2,221 results for University of Otago, Masters

  • The Whalemen of Foveaux Strait, 1829-1850

    Irwin, Cecil H (1948)

    Masters thesis
    University of Otago

    Description: iii, 187 p. [9] leaves of plates : ill., diagrs., maps. Notes: Original lacks p.160. Thesis (M. A.)--University of Otago, 1948. Microfilm. 1 reel microfilm (negative).

    View record details
  • He kupu tuku iho mo tenei reanga : Te ahua o te tuku korero

    Higgins, Rawinia Ruth (1999)

    Masters thesis
    University of Otago

    170 leaves ; 30 cm. Includes bibliographical references. University of Otago department: Māori, Pacific and Indigenous Studies. "March 1999."

    View record details
  • One Pot Double Network Hydrogels: Progress Towards Synthesis of Applicable Crosslinking Agents

    Sutherland, Peter Hugh (2015)

    Masters thesis
    University of Otago

    Our work initially looked at the possibility of being able to synthesis a double network hydrogel in just one free radical polymerisation. We intended to carefully select three compounds based on their copolymerisation reactivity under free radical conditions. This reactivity would generate a tightly cross-linked network first, followed by a loosely cross-linked network in one process. The hypothesis was tested by a Monte-Carlo simulation which showed that this two network state was achievable with known reactivity ratios. This work primarily focuses on the synthesis of novel cross-linkers based on N-vinyl pyrrolidone (1). This monomer has the necessary copolymerisation ratios with methyl methacrylate for this project, so simple difunctional analogues of 1 were designed. The synthesis and purification of these analogues proved not to be straightforward, and in the end only very small amounts of a suitable material were obtained. While the idea has merit, new ways of synthesising the key cross-linker still need to be found.

    View record details
  • The impact of patents on New Zealand's biotechnology and genetics services sectors

    Green, Aphra (2008)

    Masters thesis
    University of Otago

    x, 155 leaves ; 30 cm. Bibliography: leaves 151-155. University of Otago department: Law

    View record details
  • W. E. Gudgeon : his contribution to the annexation of the Cook Islands.

    Currie, Ernest Rowland (1963)

    Masters thesis
    University of Otago

    v, 90 leaves ; 30 cm. Bibliography: leaf iv-v.

    View record details
  • Customary international law in National Courts: a comparative analysis

    Bottermann, Uwe (2000)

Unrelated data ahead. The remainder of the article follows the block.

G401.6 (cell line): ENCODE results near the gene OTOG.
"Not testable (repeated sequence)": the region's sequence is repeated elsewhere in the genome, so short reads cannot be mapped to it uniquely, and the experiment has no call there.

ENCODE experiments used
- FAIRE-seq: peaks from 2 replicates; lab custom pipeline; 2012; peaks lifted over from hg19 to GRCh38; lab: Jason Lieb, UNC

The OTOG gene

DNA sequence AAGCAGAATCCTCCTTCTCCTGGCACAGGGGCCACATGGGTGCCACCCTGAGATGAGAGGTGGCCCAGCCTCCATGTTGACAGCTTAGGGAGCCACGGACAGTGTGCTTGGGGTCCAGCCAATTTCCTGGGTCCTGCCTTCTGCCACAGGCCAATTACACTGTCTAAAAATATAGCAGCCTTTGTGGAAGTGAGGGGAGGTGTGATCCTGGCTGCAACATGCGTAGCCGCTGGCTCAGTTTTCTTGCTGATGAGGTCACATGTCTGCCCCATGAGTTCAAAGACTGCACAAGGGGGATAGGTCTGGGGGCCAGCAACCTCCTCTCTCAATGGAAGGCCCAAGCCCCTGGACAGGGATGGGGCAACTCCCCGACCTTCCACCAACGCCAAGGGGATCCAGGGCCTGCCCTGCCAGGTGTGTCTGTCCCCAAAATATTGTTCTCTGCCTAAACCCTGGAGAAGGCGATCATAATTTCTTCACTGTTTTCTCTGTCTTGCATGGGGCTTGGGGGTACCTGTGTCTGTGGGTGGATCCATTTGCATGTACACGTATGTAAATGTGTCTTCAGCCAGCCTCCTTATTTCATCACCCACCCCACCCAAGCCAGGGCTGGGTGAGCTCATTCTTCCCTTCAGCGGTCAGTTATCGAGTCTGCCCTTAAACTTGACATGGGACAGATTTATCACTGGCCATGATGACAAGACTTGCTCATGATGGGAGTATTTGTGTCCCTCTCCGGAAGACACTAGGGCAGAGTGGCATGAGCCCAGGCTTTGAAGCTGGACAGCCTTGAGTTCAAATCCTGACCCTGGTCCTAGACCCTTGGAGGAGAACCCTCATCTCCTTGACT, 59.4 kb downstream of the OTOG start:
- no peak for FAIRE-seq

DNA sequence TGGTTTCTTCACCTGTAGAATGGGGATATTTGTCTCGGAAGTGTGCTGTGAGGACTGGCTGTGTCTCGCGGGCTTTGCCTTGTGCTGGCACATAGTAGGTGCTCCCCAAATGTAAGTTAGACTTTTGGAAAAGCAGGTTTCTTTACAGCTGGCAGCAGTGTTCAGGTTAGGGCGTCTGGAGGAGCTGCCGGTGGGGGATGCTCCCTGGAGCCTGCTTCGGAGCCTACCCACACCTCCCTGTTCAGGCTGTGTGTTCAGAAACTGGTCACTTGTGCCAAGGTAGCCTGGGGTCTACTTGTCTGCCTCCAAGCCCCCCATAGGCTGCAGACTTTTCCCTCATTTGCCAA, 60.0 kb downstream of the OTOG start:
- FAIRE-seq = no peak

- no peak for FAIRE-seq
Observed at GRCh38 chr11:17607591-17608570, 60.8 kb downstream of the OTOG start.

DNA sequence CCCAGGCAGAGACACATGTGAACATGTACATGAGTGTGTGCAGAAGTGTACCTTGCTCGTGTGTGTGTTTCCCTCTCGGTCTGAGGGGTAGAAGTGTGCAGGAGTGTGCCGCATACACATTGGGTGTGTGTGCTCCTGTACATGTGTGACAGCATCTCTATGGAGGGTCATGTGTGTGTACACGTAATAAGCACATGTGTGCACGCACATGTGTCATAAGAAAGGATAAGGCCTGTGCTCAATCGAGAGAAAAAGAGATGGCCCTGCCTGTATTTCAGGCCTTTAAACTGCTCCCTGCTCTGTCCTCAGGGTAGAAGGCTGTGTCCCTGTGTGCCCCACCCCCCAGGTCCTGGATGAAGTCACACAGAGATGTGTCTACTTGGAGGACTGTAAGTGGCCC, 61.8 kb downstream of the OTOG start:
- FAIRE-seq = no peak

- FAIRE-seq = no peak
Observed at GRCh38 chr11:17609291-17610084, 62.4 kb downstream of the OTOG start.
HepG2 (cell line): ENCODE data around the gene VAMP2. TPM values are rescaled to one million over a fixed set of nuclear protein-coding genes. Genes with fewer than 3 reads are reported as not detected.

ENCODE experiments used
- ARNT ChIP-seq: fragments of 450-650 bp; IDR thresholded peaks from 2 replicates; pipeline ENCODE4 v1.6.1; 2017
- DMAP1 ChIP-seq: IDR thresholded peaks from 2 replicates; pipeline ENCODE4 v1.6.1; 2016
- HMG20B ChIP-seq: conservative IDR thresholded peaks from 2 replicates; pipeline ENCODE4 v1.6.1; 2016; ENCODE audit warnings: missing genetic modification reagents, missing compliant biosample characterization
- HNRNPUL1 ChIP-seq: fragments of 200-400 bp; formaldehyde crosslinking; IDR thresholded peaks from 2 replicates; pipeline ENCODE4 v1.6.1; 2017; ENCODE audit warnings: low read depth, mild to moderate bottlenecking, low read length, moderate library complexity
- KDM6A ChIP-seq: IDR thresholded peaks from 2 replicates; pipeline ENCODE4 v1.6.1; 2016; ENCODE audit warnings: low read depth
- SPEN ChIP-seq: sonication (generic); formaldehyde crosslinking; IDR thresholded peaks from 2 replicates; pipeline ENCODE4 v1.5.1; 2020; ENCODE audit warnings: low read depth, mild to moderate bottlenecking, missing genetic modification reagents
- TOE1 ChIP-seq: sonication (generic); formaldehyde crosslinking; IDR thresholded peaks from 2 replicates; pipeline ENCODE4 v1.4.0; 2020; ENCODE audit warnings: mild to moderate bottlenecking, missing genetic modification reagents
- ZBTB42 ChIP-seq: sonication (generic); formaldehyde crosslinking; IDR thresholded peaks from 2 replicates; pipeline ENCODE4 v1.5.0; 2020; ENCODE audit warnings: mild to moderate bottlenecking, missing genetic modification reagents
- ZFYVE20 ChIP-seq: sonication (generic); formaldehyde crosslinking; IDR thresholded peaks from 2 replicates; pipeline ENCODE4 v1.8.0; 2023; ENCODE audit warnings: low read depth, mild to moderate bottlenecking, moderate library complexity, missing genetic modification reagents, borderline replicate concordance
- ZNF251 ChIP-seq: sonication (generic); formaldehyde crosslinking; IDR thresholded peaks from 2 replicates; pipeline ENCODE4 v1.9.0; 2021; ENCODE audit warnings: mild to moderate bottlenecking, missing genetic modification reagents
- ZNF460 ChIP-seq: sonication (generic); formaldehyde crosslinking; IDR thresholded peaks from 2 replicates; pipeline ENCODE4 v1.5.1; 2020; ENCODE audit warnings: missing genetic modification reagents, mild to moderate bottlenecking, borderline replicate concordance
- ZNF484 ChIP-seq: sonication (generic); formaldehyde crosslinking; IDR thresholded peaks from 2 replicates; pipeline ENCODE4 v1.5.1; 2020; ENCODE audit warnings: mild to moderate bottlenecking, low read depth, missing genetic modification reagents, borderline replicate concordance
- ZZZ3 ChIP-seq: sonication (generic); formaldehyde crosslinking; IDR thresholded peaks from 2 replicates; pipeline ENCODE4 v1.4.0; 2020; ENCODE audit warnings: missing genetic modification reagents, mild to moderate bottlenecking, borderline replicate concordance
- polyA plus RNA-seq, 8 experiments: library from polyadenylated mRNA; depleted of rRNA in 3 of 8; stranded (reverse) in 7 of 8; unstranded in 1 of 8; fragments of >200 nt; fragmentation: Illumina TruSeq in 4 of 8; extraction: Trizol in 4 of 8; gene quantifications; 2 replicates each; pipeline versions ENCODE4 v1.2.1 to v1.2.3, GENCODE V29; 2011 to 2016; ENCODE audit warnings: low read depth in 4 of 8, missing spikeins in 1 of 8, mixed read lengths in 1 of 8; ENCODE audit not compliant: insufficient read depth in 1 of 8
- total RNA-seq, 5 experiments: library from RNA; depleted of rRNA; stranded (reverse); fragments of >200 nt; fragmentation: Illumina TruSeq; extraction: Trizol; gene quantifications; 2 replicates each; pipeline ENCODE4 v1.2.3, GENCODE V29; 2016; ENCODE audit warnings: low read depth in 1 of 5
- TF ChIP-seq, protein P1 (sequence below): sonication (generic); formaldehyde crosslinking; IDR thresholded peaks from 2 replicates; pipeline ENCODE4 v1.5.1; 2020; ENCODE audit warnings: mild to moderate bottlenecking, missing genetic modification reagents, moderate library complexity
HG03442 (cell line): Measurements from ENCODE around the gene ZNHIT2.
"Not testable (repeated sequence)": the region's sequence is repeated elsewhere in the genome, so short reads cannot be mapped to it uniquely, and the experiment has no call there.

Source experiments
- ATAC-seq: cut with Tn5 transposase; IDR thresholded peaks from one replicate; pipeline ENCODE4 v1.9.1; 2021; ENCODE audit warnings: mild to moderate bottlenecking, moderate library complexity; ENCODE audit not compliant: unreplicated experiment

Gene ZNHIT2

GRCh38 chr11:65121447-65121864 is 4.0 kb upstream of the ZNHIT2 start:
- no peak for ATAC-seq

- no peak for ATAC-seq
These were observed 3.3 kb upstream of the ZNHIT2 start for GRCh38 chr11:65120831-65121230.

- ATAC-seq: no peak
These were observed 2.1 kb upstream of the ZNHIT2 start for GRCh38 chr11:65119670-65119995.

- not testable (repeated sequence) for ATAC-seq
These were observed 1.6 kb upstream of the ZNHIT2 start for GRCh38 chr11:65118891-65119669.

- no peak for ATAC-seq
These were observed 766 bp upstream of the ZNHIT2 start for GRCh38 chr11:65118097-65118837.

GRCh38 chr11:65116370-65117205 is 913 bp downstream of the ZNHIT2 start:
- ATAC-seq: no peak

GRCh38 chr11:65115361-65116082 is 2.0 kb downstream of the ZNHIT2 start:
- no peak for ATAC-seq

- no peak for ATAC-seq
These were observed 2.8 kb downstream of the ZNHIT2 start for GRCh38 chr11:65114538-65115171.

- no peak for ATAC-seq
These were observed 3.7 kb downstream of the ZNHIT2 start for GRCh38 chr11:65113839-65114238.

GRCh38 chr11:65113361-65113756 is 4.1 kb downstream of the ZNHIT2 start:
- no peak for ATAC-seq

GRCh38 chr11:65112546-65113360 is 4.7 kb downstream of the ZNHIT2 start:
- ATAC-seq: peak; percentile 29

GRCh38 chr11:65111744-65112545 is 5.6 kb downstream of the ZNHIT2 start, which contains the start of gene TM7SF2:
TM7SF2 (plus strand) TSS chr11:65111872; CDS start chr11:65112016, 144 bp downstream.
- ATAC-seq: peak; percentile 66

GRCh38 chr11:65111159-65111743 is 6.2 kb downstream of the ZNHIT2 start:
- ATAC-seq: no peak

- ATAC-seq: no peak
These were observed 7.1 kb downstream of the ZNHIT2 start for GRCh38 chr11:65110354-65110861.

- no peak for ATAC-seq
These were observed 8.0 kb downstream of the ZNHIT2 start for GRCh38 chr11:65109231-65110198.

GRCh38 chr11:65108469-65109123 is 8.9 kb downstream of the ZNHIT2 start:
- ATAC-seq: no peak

Masters thesis
    University of Otago

    88 leaves :maps (1 in pocket) plates ; 29 cm. Bibliography: p. 83-88. University of Otago department: Law. "October 2000"

    View record details
  • Communicating New Zealand's Organic Certification

    Barbalich, Gerard (2015)

    Masters thesis
    University of Otago

    As the New Zealand organics industry continues to grow, a unified message would aid consumer understanding and branding. Currently, certification is producer-focused, while consumers express confusion surrounding organic products and the associated benefits. This thesis argues that current organic certification schemes should be altered through: (i) aligning marketing strategies under the scientifically validated environmental benefits of organic products, and (ii) implementing strategies that are line with the dialogue model of science communication. While the domestic and international organic markets for organic products are growing, international studies show consumer confusion – especially relating to organic labelling (Henryks & Pearson, 2011). The communication of current certification schemes is ill suited to communicate the benefit of organic products and manage the branding of organic products. Implementing the proposed changes will aid an industry that was worth an estimated $215-$225m in exports during 2012, and $126-$133m domestically (Cooper et al., 2013). Strengthening the communication of organic certification in New Zealand will (i) improve the brand performance of organic certifiers and producers, and (ii) improve national branding (Dinnie, 2008). In addition to the academic component, an informally styled story explores the production chain of an organically produced sheep (this story comprises the creative component and draws upon poetic licence). It explores several issues and perceptions of organic products, including: sustainability, environmental protection, and human health.